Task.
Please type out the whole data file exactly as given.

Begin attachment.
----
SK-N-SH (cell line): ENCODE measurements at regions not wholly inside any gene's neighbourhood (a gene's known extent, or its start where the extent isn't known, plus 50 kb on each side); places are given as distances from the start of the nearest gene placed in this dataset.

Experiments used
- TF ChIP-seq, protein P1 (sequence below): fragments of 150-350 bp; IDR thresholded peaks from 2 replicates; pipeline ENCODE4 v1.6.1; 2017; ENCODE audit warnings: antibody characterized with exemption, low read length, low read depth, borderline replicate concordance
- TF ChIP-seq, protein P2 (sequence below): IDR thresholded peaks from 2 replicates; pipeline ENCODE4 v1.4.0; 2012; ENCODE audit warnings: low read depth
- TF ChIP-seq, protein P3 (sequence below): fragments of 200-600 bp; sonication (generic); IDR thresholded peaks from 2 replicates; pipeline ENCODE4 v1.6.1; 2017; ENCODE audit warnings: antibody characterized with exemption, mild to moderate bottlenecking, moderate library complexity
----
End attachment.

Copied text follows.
SK-N-SH (cell line): ENCODE measurements at regions not wholly inside any gene's neighbourhood (a gene's known extent, or its start where the extent isn't known, plus 50 kb on each side); places are given as distances from the start of the nearest gene placed in this dataset.

Experiments used
- TF ChIP-seq, protein P1 (sequence below): fragments of 150-350 bp; IDR thresholded peaks from 2 replicates; pipeline ENCODE4 v1.6.1; 2017; ENCODE audit warnings: antibody characterized with exemption, low read length, low read depth, borderline replicate concordance
- TF ChIP-seq, protein P2 (sequence below): IDR thresholded peaks from 2 replicates; pipeline ENCODE4 v1.4.0; 2012; ENCODE audit warnings: low read depth
- TF ChIP-seq, protein P3 (sequence below): fragments of 200-600 bp; sonication (generic); IDR thresholded peaks from 2 replicates; pipeline ENCODE4 v1.6.1; 2017; ENCODE audit warnings: antibody characterized with exemption, mild to moderate bottlenecking, moderate library complexity